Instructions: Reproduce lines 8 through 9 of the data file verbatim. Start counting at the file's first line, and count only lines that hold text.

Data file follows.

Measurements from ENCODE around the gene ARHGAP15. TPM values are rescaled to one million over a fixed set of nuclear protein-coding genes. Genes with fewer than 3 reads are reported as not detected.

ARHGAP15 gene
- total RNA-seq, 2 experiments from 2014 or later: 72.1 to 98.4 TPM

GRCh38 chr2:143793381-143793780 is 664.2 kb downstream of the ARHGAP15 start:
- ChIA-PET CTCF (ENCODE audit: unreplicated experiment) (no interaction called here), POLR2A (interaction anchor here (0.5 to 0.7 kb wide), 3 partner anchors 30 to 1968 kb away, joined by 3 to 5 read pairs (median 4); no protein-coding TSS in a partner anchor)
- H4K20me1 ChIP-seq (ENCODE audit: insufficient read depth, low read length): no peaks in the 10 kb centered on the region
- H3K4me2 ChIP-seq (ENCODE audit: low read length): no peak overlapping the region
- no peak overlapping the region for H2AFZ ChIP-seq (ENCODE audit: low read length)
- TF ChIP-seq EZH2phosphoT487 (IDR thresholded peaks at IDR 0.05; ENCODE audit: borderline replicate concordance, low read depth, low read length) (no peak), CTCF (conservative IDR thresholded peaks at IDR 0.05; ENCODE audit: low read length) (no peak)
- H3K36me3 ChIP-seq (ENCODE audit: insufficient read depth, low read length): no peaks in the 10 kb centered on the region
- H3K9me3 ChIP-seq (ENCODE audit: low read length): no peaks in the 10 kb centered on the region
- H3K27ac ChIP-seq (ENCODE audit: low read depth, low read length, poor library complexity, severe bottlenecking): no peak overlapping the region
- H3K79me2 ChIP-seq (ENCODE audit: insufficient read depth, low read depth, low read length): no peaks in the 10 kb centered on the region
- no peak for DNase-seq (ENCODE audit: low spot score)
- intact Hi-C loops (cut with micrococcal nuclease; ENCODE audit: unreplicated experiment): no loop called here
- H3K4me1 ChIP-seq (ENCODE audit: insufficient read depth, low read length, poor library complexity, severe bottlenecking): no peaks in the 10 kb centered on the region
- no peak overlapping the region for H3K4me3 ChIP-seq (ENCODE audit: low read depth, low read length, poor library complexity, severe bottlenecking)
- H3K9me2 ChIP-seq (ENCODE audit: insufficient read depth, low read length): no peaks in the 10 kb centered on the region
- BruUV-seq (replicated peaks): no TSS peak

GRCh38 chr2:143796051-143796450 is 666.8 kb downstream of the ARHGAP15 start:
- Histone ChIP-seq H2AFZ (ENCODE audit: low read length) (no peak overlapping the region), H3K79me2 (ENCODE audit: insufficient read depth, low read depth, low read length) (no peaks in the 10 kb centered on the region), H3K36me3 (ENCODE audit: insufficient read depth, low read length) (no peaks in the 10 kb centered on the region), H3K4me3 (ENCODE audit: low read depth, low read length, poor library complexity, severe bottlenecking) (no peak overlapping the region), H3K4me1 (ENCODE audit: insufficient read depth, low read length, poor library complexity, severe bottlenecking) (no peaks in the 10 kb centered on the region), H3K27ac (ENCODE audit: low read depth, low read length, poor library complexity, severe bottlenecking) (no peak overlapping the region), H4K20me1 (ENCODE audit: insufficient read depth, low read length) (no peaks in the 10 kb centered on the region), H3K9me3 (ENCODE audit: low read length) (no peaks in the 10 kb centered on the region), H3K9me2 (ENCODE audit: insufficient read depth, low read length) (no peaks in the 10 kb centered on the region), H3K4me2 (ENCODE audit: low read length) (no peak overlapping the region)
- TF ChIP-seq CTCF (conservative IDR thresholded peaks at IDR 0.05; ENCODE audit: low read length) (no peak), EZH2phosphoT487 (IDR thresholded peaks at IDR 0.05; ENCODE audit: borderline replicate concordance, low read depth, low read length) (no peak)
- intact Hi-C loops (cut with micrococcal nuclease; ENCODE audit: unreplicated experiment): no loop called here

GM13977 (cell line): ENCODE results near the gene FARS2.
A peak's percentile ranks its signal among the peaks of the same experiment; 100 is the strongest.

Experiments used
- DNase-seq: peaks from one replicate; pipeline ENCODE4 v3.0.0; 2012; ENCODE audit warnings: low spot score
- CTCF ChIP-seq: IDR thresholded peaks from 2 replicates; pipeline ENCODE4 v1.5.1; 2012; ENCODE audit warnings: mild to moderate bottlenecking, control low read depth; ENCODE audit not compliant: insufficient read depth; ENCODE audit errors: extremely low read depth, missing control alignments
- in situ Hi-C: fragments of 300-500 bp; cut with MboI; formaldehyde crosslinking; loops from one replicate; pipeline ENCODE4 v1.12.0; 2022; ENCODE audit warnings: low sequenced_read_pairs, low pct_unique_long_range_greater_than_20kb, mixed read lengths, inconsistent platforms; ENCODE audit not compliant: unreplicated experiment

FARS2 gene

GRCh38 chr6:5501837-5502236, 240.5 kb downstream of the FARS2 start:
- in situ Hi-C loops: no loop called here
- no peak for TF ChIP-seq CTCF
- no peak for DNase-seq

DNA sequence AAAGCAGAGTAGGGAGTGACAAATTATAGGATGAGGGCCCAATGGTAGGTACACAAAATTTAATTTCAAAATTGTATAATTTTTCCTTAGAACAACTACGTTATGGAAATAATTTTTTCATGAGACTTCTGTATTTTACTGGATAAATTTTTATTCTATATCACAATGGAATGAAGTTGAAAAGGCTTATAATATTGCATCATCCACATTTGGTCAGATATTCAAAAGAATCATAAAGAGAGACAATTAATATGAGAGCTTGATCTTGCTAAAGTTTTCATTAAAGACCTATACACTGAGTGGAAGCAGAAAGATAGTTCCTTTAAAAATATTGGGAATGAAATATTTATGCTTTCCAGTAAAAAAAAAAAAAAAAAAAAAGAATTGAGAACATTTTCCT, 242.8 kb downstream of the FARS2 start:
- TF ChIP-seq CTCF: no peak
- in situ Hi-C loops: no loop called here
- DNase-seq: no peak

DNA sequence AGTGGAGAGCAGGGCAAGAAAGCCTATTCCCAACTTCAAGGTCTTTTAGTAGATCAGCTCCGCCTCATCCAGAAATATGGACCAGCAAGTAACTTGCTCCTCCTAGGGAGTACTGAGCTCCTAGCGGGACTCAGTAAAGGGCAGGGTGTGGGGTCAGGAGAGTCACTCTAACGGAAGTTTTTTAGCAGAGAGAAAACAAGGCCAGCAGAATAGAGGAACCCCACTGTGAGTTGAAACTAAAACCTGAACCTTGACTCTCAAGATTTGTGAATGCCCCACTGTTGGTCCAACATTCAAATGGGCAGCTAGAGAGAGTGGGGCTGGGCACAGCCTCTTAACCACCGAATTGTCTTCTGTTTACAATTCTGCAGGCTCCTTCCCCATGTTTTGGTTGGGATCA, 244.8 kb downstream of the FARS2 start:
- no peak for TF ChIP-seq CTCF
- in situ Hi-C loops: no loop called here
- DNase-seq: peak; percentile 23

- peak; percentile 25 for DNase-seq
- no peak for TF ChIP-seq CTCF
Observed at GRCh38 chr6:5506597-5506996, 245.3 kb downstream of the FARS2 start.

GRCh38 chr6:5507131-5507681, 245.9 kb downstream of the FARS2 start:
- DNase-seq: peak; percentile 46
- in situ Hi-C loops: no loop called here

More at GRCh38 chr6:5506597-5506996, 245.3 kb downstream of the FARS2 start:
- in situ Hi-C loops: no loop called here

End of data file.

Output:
- no peak overlapping the region for H2AFZ ChIP-seq (ENCODE audit: low read length)
- TF ChIP-seq EZH2phosphoT487 (IDR thresholded peaks at IDR 0.05; ENCODE audit: borderline replicate concordance, low read depth, low read length) (no peak), CTCF (conservative IDR thresholded peaks at IDR 0.05; ENCODE audit: low read length) (no peak)